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I am interested in knowing how (Q1) the particle's masses are experimentally determined from accelerator observations.

What kind of particles? They must be as far as we know elementary and unstable (very short lifetime) and not subject to the strong interaction (for example, Higgs particle, Z boson, etc.) I'm not interested in neutrons (not elementary), electrons (stable) or quarks (hadron). I'm not particularly interested in neutrinos either, since I think that best constraints come from neutrino oscillations and cosmological observations.

Since the particles I'm asking about acquire their masses through the Higgs mechanism, I would like to know what is actually or more directly measured the mass or the Yukawa coupling. (Q2)

I also wonder what is actually measured the propagator's pole (this the magnitude reported as mass for stable leptons) or the running mass at certain energy scale (this is one of the magnitudes reported as mass for quarks). (Q3)

This question may be considered a follow-up of http://physics.stackexchange.com/questions/12418/how-can-we-measure-the-mass-of-particleHow Can We Measure The Mass Of Particle?

Thanks in advance.

Edit: In connection with the answers: From all your answer I deduce that the mass reported for the Higgs, W and Z is the mass (rest energy) that appears in the energy-momentum conservation law. I guest that this mass corresponds to the pole of the free propagator of the Higgs, W and Z, respectively (and not to the running mass). I also deduce that what is more directly measured is the mass of the Higgs and from that value one deduces the self-coupling of the Higgs (and not in the other way around). These were my Question 3 and 2. Do you agree with my conclusion?

I am interested in knowing how (Q1) the particle's masses are experimentally determined from accelerator observations.

What kind of particles? They must be as far as we know elementary and unstable (very short lifetime) and not subject to the strong interaction (for example, Higgs particle, Z boson, etc.) I'm not interested in neutrons (not elementary), electrons (stable) or quarks (hadron). I'm not particularly interested in neutrinos either, since I think that best constraints come from neutrino oscillations and cosmological observations.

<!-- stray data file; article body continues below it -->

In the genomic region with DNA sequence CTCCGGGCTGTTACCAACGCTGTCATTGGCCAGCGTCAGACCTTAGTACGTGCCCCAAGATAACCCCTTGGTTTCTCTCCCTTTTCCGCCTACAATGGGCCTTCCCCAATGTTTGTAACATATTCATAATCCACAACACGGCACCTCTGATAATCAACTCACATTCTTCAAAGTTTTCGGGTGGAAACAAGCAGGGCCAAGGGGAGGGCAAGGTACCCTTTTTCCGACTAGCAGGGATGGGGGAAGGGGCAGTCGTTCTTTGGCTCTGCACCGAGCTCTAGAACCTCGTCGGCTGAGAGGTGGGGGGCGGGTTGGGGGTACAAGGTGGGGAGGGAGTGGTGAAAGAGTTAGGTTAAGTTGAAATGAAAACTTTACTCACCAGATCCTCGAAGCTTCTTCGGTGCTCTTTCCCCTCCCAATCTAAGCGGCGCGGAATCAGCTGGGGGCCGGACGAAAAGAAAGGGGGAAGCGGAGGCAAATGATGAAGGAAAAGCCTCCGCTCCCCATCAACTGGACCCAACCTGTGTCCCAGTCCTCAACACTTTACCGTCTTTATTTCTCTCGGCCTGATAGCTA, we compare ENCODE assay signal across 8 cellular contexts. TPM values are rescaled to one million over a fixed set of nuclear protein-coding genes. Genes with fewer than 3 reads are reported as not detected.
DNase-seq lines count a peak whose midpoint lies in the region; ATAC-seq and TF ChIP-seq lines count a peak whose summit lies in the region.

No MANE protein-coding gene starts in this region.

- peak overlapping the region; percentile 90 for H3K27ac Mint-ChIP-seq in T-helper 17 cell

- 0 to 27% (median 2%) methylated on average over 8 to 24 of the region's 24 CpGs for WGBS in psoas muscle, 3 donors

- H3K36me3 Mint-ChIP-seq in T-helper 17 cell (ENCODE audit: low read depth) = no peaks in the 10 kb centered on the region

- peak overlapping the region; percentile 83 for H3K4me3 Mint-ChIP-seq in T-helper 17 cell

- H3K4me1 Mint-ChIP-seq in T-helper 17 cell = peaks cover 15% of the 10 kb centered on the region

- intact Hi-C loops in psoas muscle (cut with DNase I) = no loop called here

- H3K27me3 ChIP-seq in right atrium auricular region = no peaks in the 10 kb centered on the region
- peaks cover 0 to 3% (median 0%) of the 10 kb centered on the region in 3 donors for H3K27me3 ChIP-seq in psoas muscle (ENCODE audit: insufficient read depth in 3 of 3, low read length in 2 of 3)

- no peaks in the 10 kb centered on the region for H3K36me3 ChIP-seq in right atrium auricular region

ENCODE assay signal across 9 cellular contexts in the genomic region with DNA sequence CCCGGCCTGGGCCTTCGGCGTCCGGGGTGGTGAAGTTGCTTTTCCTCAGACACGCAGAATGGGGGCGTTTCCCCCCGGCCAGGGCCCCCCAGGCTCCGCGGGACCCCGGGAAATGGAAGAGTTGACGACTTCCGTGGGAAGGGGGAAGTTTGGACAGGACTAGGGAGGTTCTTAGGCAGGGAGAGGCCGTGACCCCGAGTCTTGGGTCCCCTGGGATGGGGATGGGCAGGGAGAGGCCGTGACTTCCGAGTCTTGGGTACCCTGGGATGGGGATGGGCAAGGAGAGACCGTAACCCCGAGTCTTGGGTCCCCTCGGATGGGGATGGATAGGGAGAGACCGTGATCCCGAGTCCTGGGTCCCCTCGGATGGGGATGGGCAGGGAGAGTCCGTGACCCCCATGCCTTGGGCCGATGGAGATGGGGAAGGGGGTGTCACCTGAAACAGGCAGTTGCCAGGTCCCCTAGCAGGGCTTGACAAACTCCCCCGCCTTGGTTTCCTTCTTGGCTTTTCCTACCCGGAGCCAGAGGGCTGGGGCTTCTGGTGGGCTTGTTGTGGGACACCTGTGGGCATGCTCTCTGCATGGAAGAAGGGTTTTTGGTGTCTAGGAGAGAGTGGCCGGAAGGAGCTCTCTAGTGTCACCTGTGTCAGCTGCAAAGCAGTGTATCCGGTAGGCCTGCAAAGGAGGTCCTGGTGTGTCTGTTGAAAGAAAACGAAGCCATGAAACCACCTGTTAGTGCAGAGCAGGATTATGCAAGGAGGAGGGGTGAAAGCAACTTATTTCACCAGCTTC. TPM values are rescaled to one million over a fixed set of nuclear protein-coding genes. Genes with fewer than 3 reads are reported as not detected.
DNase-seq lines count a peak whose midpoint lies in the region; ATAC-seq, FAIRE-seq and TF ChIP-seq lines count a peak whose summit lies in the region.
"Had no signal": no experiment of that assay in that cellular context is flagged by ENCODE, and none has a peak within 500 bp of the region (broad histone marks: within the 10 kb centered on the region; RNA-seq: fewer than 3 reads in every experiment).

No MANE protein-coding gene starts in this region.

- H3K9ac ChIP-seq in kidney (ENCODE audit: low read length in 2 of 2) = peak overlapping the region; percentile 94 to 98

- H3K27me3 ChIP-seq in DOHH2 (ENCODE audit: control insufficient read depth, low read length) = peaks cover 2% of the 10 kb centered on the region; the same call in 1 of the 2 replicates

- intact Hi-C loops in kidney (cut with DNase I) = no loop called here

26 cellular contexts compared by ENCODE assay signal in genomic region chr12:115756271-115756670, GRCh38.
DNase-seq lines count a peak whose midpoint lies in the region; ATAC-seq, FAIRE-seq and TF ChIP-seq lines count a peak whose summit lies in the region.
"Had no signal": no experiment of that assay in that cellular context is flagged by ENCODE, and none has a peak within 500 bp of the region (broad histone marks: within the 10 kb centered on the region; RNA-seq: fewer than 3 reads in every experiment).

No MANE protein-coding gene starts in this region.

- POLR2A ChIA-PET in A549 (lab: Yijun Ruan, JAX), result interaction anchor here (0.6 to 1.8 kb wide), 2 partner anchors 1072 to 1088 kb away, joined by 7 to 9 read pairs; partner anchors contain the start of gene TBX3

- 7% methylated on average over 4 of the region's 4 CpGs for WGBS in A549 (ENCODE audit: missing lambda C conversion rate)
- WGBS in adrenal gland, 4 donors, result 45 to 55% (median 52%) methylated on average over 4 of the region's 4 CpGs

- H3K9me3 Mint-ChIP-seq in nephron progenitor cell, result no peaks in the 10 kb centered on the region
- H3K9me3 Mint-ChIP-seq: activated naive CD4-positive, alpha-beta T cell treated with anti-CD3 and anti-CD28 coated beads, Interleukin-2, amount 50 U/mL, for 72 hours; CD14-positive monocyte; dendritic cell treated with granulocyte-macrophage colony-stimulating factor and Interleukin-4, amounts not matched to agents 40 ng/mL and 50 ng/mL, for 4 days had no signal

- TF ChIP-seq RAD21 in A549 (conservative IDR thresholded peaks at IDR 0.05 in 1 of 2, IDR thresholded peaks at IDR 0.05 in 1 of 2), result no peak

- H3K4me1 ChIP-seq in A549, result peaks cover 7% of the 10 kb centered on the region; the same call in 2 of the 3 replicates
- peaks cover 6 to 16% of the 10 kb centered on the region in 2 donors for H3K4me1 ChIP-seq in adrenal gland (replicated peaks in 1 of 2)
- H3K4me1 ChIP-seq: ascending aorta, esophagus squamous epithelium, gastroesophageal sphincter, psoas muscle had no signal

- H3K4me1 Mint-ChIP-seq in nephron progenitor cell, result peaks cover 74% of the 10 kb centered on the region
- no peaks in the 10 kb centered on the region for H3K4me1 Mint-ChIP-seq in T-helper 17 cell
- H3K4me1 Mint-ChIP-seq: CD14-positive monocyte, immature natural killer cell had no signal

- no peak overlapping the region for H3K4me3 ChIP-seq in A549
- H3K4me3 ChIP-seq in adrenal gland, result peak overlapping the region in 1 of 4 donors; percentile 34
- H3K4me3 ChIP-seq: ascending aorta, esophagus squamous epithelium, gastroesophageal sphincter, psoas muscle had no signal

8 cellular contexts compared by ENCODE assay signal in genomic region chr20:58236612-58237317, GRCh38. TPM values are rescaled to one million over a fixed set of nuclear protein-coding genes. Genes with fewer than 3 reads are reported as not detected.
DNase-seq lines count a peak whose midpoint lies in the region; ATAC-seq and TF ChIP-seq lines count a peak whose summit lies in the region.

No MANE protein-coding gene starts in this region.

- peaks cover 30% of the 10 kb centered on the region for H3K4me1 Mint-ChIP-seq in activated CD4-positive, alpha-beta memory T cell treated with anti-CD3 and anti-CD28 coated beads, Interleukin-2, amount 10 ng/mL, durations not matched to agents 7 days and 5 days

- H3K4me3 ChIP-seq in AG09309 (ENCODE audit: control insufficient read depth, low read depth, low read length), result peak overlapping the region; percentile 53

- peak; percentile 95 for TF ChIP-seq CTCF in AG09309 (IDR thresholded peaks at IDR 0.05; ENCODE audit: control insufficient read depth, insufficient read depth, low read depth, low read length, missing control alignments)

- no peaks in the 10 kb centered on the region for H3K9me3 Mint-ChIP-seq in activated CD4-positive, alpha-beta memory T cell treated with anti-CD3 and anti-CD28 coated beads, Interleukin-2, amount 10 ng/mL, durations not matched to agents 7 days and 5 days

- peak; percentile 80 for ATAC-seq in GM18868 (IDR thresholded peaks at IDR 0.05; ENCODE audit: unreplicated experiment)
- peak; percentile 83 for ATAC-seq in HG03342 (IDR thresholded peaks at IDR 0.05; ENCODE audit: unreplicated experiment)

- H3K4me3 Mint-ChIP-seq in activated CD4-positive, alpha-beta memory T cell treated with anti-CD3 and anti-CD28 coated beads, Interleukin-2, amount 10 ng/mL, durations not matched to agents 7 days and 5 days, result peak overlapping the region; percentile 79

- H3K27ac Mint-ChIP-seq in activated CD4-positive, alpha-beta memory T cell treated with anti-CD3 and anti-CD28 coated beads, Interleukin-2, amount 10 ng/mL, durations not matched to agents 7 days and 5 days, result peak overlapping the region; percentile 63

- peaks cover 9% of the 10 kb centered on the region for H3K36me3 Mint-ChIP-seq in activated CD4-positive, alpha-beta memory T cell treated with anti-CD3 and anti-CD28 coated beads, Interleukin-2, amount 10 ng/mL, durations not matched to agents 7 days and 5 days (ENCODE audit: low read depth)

Since the particles I'm asking about acquire their masses through the Higgs mechanism, I would like to know what is actually or more directly measured the mass or the Yukawa coupling. (Q2)

I also wonder what is actually measured the propagator's pole (this the magnitude reported as mass for stable leptons) or the running mass at certain energy scale (this is one of the magnitudes reported as mass for quarks). (Q3)

This question may be considered a follow-up of http://physics.stackexchange.com/questions/12418/how-can-we-measure-the-mass-of-particle

Thanks in advance.

Edit: In connection with the answers: From all your answer I deduce that the mass reported for the Higgs, W and Z is the mass (rest energy) that appears in the energy-momentum conservation law. I guest that this mass corresponds to the pole of the free propagator of the Higgs, W and Z, respectively (and not to the running mass). I also deduce that what is more directly measured is the mass of the Higgs and from that value one deduces the self-coupling of the Higgs (and not in the other way around). These were my Question 3 and 2. Do you agree with my conclusion?

I am interested in knowing how (Q1) the particle's masses are experimentally determined from accelerator observations.

What kind of particles? They must be as far as we know elementary and unstable (very short lifetime) and not subject to the strong interaction (for example, Higgs particle, Z boson, etc.) I'm not interested in neutrons (not elementary), electrons (stable) or quarks (hadron). I'm not particularly interested in neutrinos either, since I think that best constraints come from neutrino oscillations and cosmological observations.

Since the particles I'm asking about acquire their masses through the Higgs mechanism, I would like to know what is actually or more directly measured the mass or the Yukawa coupling. (Q2)

I also wonder what is actually measured the propagator's pole (this the magnitude reported as mass for stable leptons) or the running mass at certain energy scale (this is one of the magnitudes reported as mass for quarks). (Q3)

This question may be considered a follow-up of How Can We Measure The Mass Of Particle?

Thanks in advance.

Edit: In connection with the answers: From all your answer I deduce that the mass reported for the Higgs, W and Z is the mass (rest energy) that appears in the energy-momentum conservation law. I guest that this mass corresponds to the pole of the free propagator of the Higgs, W and Z, respectively (and not to the running mass). I also deduce that what is more directly measured is the mass of the Higgs and from that value one deduces the self-coupling of the Higgs (and not in the other way around). These were my Question 3 and 2. Do you agree with my conclusion?